Banda Aceh Two of the National Football League\'s (NFL) top players, New York Giants\' quarterback Kurt Warner and wide receiver Amani Toomer, have arrived in Indonesia to assist the victims of the tsunami and support WFP in its efforts to deliver food to survivors.
BANDA ACEH Two of the National Football League's (NFL) top players, New York Giants' quarterback Kurt Warner and wide receiver Amani Toomer, have arrived in Indonesia to assist the victims of the tsunami and support the United Nations World Food Program (WFP) in its efforts to deliver food to survivors.
The purpose of their visit is to raise awareness about the critical work WFP is doing in Asia, where the food aid agency is assisting more than a million tsunami survivors. Last month, WFP provided over 7,000 metric tons of food commodities to assist over 400,000 people in Indonesia alone. In February, more than 500,000 people will be assisted with rice, fortified noodles, biscuits, canned fish and vegetable oil.
Both Warner and Toomer and their wives, Brenda and Yola respectively, had canceled their previous holiday plans to devote themselves to a humanitarian cause. The two couples arrived in Indonesia on February 11 and departed today for the city of Banda Aceh, which was devastated by the December 26 earthquake and tsunami.
While living with other UN humanitarian workers in the tented UN compound in Banda Aceh, they will work on the frontlines of WFP's emergency operation, which will include loading a helicopter with food and participating in food distributions to displaced families in Banda Aceh and in the devastated coastal town of Lamno.
In addition, they will help clean the rubble in a secondary school in Banda Aceh, as well as meet with the provincial soccer team, which lost a number of its key players in the disaster.
"In many of our operations, WFP works with respected public figures to help tell the story of WFP's work. It is particularly important for the victims of the tsunami and their tragedy, which is receiving worldwide attention," said Mohamed Saleheen, WFP's country director in Indonesia.
Their itinerary will also include a courtesy visit to the USS Mercy, a US Navy hospital ship which is operating offshore along Indonesia's west coast. The US military, along with militaries from around the world, played a vital role in delivering significant amounts of food in the first phase of the emergency operation.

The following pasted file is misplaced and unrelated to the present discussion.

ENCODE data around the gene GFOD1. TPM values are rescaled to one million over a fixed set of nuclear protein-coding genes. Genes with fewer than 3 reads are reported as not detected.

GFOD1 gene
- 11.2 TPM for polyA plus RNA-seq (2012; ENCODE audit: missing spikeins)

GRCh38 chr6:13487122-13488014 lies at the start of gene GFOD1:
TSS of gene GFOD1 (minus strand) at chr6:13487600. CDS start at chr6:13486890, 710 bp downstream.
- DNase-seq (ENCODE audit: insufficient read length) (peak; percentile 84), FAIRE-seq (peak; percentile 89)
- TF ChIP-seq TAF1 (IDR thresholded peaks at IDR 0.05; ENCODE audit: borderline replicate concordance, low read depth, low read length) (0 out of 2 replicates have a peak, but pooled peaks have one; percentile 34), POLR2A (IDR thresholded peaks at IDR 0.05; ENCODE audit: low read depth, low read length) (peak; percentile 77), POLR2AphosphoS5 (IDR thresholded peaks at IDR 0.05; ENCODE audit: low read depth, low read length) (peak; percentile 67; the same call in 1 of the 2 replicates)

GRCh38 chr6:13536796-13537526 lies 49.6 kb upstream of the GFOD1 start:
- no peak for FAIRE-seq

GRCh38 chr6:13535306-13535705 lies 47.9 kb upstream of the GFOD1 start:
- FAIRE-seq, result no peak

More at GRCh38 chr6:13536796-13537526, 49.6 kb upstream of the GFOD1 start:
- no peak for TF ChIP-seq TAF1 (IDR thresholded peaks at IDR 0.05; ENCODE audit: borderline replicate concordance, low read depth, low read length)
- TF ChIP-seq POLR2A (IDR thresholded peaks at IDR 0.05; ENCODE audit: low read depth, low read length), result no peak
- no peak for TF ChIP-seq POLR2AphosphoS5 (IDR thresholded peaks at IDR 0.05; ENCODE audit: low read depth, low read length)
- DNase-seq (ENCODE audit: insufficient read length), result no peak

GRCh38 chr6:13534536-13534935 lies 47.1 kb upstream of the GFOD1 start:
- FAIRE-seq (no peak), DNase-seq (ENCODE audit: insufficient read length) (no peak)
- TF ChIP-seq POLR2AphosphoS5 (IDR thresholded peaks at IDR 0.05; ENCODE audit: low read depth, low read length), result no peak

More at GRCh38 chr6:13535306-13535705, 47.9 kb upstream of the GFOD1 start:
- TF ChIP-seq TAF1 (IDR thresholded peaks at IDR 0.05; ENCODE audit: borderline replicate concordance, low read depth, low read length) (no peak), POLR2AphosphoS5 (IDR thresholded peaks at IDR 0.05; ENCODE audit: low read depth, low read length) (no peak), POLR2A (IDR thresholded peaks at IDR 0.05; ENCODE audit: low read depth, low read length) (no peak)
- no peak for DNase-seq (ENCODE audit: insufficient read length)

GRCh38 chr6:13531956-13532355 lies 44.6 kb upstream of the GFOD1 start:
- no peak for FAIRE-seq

When the visit ends on February 16, the Toomers will continue on to Sri Lanka to help in reconstruction activities. They will be joined there by Kansas City chiefs full back Tony Richardson. Currently, WFP is helping to feed more than 850,000 people in Sri Lanka, with a large logistics network spread throughout the country.
"The fact that the NFL players are involved demonstrates their commitment and sympathy to the victims of this huge natural disaster. On behalf of the people we serve, we are very grateful to host them as part of the WFP team. Teamwork is the key to our success," added Saleheen.
NFL players have been active with the WFP throughout the tsunami crisis. The Indianapolis Colts donated $50,000 and a further $60,000 was raised by fans at a match between the Colts and the Denver Broncos on January 9. Quarterbacks Peyton Manning and Donovan McNabb volunteered their time to record a Public Service Announcement for WFP, which aired during NFL playoff games in January. The PSA was shown during five playoff games, with the airtime, valued at millions of dollars, donated by the NFL.
WFP is the world's largest humanitarian agency: we give food aid to an average of 90 million people in more than 80 countries each year, including 56 million hungry children.
WFP Global School Feeding Campaign - For just 19 US cents a day, you can help WFP give children in poor countries a healthy meal at school - a gift of hope for a brighter future.
Visit our website: www.wfp.org.
For more information please contact (email: firstname.lastname@example.org):
Mob: + 62 811864415
Mob: +62 811864383
Tel: + 39 06 65132330,
Mob: + 39 3481325018
Mob: +1 646 8241112,
Tel: +1 212 9635196
Tel: +1 2026530010 ext 1149,
Mob: +1 2024223383
Tel: + 41 229178564.
Mob: + 41 792857304